A new Call for Papers establishes a place for failed replications and null findings in clinical psychology in an American Psychological Association journal. Unfortunately, the journal lacks an impact factor, despite the journal having been publishing for decades.
There are lots of reasons that establishing such a ghetto where failed replications and null findings can be herded and ignored is a bad idea. I provide nine. I’m sure there are more.
But the critical issue in the creation such ghettos is that they reduce pressure on the APA vanity journal, Journal of Consulting and Clinical Psychology to reform questionable publication practices and routinely accept replications and null findings.
Clinical psychology is different
- The untrustworthiness in clinical psychological science is serious, but different than that of personality and social psychology, and the crisis it poses requires different solutions.
- There is little harm to not been able to replicate personality and social psychology studies, beyond to the credibility of those fields and the investigators within them.
- However, untrustworthy findings in clinical psychology – whether they are exaggerated or simply false – can translate into ineffective and even harmful services being delivered, along with poor commitment of scarce resources to where they are needed less.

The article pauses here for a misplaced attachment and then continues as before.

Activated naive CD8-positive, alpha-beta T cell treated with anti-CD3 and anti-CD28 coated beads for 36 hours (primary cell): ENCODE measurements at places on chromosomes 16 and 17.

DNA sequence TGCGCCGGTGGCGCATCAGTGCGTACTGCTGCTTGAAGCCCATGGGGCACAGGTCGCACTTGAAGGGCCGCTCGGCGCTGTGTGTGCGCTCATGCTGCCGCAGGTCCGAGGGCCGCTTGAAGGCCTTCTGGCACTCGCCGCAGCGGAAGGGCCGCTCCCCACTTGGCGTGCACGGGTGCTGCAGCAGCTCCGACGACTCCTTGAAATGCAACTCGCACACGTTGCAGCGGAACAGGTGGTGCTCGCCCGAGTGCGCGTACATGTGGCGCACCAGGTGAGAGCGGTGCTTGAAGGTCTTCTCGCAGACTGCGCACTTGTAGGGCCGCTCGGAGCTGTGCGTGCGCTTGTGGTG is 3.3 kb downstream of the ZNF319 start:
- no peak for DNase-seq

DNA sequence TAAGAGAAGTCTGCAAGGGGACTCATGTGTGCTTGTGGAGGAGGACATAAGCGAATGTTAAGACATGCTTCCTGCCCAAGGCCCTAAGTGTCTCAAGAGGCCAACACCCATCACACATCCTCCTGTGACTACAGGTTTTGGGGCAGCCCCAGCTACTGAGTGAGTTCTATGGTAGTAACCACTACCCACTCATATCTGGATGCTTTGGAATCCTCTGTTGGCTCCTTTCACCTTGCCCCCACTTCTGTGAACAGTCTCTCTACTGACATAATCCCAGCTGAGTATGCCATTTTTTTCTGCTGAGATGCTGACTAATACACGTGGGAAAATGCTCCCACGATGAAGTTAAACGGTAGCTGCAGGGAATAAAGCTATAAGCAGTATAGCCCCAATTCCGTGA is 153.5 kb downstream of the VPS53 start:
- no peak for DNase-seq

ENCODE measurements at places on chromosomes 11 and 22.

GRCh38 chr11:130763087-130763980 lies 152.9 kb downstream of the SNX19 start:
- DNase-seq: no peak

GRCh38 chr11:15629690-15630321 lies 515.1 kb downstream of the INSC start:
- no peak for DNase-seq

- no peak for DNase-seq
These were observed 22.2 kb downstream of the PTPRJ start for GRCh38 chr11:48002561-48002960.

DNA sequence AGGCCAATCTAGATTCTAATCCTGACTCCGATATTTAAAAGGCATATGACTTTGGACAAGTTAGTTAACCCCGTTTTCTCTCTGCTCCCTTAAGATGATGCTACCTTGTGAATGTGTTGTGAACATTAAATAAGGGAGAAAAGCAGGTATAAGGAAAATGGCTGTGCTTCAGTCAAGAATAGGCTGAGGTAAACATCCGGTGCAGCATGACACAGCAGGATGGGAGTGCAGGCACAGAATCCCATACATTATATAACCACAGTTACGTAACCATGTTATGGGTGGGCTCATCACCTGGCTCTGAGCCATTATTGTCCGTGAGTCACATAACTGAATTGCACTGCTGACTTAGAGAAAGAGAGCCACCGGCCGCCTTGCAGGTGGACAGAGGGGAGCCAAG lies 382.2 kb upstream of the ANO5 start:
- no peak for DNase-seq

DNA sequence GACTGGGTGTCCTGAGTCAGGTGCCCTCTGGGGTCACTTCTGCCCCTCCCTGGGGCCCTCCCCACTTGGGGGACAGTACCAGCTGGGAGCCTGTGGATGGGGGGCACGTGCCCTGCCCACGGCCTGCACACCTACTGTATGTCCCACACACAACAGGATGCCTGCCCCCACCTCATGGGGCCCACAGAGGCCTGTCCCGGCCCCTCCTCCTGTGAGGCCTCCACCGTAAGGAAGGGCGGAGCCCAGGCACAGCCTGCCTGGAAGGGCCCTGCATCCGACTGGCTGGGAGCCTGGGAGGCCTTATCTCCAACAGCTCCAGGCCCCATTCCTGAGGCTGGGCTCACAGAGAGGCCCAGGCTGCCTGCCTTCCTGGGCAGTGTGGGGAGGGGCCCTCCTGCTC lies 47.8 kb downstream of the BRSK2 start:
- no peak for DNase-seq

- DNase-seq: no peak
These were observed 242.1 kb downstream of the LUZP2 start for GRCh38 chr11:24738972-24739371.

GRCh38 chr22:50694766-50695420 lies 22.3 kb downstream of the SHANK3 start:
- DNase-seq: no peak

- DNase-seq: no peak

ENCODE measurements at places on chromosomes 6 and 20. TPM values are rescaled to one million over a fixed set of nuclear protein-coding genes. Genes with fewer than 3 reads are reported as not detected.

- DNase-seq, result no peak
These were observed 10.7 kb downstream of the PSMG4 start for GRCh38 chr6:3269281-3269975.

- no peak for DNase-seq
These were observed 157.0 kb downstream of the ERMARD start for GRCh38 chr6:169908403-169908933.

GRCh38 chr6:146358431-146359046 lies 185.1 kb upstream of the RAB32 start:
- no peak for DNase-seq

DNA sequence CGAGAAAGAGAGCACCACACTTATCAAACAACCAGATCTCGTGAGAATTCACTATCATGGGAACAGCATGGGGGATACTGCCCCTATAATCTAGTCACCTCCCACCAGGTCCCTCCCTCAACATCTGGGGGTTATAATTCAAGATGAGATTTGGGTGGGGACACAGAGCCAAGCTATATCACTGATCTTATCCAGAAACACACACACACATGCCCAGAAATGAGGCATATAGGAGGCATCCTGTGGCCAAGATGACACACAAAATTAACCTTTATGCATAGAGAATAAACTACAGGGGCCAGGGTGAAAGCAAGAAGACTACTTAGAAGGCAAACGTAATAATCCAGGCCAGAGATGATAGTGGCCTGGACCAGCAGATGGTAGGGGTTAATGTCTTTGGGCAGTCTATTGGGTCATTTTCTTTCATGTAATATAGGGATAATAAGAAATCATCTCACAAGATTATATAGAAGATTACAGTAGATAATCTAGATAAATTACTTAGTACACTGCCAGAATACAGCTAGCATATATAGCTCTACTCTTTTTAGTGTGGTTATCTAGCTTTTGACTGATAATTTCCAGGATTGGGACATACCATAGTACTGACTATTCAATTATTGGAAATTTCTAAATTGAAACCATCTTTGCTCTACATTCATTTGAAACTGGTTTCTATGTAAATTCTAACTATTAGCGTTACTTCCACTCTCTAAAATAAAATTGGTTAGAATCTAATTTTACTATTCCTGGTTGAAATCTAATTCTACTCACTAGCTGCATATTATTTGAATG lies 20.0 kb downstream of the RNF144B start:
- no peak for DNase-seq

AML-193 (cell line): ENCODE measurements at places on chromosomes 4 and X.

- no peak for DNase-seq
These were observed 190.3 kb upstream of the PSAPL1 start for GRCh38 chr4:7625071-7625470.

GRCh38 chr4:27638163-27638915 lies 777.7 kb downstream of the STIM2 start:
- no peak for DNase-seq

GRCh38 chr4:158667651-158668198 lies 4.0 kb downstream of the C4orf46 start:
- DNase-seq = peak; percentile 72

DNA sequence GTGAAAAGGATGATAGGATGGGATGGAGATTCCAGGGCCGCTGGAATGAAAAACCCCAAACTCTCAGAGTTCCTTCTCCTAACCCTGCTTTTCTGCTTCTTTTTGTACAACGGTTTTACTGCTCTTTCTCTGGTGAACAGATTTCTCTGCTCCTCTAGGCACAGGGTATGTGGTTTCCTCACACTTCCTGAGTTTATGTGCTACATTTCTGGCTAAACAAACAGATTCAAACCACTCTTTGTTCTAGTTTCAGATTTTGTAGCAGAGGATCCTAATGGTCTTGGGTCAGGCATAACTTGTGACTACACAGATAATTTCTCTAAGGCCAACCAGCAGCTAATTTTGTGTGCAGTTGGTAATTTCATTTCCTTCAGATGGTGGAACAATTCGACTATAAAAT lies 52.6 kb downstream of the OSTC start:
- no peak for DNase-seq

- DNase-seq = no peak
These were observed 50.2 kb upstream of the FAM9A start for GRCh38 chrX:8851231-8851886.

- Personality and social psychologists can look to organized mass replication efforts to assess the reproducibility of findings in their fields. However, such efforts are best undertaken with Internet-recruited and student samples using surveys and simple tasks.
- Mass replication efforts are less suitable for key areas of clinical psychology research, which often depends on expensive clinical trials with patients and extended follow-up. Of course, research and clinical psychology benefits from independent replication, but it is unlikely to occur on a mass basis.
Efforts to improve the trustworthiness of clinical psychology should have progressed more, but they have not.